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      Laser welding in medical engineering

      Clean and hygienic

      Leister Laser Plastic Welding in Medical Industries

      There are many different areas of medical engineering that involve the use of plastics. Laser plastic welding has been an established part of certain applications for years. The medical devices market is a prime example of an area where products containing laser-welded components have been introduced. Microfluidics and chips for analytics are particularly worthy of mention in this regard. In many applications, these kinds of components also take the form of disposables, which can be found in various areas of medical engineering. Other products or devices have assemblies welded onto them. These usually have to be joined in such a way that they are sealed off tightly from the environment. Frequent application areas for medical engineering products include doctor's offices and hospitals. Consequently, the area of hospital care involves a large number of products that are partially made of plastic and are also laser welded.



      Analyzers in the medical industry


      Blood analyzer welded using Leister Laser Plastic Welding

      Analyzers often feature specific components that are designed to be disposable. To keep the costs of these components as low as possible, they are usually made from plastic. The component shown in the figure was developed in China and is used to analyze blood. In this case, the contour technique was selected. Given that both components are transparent, the laser welding process has to meet a special requirement.

      Leister laser plastic welding applications for medical analytics in mediacl industry



      Laser welding of medical devices in the medical engineering industry

      Drug delivery system

      Some of the comforts that we enjoy as part of modern life stem from the development of medical devices.
      Drug delivery systems (sometimes referred to as "drug dosing systems") assist patients by administering their medication constantly. Their increasingly compact design makes them comfortable to wear. One example is the Rowe-Pump, a physically powered pump that can be set to different dosages. The components are required to withstand an internal pressure of up to 4 bar. The welds must be completely free of particles, not least because of the stringent hygiene requirements associated with the device (which is used in direct contact with the patient) and the integrated micro-channels with diameters in the >10 μm range. The laser welding process allows these requirements to be met.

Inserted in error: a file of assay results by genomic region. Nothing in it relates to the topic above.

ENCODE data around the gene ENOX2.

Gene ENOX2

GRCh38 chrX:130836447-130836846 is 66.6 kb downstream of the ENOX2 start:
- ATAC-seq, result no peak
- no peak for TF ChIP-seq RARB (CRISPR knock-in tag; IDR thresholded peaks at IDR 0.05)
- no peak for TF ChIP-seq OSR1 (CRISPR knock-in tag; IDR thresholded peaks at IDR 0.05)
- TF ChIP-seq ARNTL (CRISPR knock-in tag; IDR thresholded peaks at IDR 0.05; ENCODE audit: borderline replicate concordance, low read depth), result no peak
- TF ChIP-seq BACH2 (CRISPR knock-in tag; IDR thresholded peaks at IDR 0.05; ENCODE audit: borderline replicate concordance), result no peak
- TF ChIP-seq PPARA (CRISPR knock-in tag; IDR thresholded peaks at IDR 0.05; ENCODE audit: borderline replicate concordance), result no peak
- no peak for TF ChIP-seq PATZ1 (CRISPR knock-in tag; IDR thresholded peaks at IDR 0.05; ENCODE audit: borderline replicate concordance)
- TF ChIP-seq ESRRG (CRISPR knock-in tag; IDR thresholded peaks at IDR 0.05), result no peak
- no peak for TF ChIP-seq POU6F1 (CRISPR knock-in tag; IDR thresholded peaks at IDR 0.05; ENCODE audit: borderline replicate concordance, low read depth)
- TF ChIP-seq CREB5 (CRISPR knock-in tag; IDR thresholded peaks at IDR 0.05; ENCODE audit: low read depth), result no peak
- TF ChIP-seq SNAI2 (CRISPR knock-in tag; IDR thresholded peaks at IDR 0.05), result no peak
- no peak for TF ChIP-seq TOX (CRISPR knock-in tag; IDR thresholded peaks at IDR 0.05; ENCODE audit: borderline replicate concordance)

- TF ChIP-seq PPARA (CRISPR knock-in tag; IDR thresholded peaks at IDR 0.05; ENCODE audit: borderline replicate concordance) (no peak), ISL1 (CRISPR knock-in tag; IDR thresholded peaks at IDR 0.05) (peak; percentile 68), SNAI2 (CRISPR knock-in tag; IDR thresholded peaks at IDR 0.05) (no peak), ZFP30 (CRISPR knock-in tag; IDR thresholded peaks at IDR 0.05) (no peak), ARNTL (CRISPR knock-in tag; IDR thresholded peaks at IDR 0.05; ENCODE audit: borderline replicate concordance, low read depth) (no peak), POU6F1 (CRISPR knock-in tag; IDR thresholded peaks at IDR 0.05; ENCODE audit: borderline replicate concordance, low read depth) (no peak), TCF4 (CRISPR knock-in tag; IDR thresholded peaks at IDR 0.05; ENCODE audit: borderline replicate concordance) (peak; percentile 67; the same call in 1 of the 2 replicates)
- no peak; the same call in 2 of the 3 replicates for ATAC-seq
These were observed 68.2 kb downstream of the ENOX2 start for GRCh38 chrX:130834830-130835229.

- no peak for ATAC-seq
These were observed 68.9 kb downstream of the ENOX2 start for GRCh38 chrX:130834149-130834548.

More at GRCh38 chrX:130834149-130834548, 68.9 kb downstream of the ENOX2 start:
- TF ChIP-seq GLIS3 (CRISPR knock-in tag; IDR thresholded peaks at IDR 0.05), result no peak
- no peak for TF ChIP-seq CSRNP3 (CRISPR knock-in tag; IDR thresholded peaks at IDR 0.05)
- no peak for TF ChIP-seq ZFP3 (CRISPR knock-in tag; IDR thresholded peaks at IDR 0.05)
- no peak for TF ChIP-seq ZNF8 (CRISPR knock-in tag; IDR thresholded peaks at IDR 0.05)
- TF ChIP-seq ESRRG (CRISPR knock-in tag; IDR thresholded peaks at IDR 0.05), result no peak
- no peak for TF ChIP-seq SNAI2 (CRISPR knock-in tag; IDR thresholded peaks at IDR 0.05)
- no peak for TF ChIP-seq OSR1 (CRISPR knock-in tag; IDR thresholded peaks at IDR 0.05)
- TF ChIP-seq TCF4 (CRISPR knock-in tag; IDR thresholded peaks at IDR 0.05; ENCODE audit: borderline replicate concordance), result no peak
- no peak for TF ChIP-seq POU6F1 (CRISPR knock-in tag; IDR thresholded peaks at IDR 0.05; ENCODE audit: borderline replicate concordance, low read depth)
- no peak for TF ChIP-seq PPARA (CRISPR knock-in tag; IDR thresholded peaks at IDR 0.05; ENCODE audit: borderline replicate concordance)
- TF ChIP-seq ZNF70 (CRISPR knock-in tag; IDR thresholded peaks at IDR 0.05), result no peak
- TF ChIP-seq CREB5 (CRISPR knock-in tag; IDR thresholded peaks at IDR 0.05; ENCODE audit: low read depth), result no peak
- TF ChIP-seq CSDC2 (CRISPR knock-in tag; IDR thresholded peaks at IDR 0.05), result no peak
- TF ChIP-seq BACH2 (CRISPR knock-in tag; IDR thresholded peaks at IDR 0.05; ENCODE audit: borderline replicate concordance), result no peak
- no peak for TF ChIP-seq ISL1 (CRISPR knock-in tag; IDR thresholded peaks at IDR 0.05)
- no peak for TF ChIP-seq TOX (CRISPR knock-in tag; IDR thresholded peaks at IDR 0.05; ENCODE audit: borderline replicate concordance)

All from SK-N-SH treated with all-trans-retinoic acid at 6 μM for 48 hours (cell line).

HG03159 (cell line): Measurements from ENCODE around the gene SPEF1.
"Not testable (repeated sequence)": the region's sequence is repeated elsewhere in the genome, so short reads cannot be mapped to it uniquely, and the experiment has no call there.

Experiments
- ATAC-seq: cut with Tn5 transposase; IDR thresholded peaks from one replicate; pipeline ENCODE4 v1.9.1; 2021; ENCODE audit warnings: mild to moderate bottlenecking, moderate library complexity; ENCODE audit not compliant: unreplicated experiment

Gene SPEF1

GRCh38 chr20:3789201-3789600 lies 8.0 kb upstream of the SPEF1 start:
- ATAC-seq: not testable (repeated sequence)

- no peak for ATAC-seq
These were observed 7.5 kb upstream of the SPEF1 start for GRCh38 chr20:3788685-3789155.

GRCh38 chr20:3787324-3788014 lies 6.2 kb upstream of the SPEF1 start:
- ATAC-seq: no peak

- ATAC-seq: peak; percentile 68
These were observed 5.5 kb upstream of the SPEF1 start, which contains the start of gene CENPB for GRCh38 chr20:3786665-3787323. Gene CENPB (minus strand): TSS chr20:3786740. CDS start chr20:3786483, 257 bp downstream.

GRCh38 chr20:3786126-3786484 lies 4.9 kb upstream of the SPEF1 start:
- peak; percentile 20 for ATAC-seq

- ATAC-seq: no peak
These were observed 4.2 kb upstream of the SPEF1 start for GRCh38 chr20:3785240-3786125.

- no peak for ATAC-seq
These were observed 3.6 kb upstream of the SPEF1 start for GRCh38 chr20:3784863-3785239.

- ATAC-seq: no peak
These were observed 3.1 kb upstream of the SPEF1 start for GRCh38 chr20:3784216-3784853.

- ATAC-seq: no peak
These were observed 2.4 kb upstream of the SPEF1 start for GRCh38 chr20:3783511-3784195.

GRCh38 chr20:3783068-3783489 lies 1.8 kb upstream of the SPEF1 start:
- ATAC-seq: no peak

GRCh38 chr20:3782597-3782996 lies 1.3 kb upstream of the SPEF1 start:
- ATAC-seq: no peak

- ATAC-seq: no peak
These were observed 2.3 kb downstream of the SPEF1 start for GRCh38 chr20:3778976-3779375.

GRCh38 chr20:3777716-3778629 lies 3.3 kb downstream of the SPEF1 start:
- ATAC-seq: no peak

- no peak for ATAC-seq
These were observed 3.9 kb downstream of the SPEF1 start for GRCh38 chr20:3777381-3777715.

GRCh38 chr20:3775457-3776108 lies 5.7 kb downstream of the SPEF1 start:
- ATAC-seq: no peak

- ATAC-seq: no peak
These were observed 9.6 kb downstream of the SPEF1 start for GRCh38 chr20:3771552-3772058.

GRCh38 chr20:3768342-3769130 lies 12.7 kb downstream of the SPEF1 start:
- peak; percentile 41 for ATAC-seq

Rowe Pump used in medical industry welded with Leister laser plastic welding machine

      Insulin Pen

      Drug delivery systems for diabetics are another example of a wide-ranging field within medical engineering. The insulin pen from Ypsomed is laser welded at several points using both simultaneous and contour welding.
      Insulin pen from Ypsomed is laser welded at several points using both simultaneous and contour welding

      Disposables in the medical industry

      Wax guard

      medical disposables like wax gaurd in hearing aid welded using leister laser plastic welding

      For reasons of hygiene, many components or products in the medical engineering industry are manufactured as disposables. A wax guard is a disposable component used in hearing aids. When the guard becomes excessively soiled, it is simply replaced. There is a very thin membrane welded to the outer ring of the component. In this case, the mask welding technique is used. In comparison to a euro coin, the components are very small and the width of the welding seam is no more than 0.2 mm.


      Hospital technology in the medical industry

      Remote control

      Remote control in hospital beds are welded with Leister laser welding machine for water proof operation

      Hospital technology products are subject to the strictest hygiene requirements. They are frequently disinfected, i.e., treated with chemical agents or cleaned with cleaning agents. Hand-held controls for operating the adjustment mechanisms on hospital beds are regularly disinfected and cleaned in a washer. The components are welded using the contour technique and must be able to withstand the cleaning intervals concerned. The internal electronic components must be protected from the cleaning agents and so the welds have to be completely tight.

      Microfluidics components in the medical industry

      Microfluid components

      Leister laser plastic welding applications medical micro fluidics

      The mask welding principle allows this microfluid component to be precisely and strongly welded. The channel geometry is preserved and it is avoided that the melt flows into the channels of just 200 µm width.




      The systems in the NOVOLAS WS-AT series can be inte-grated into the production chain just like their predecessors: the NOVOLAS WS II machines.

      At Continental in Rüthi (Switzerland), a WS II has been integrated into the production chain using a conveyor belt. A camera system detects the workpiece carrier before the component is conveyed into the welding zone and sends this information to the welding system. The WS II then makes the process data settings and welds the compo-nents automatically. This allows three different components to be welded on this one system.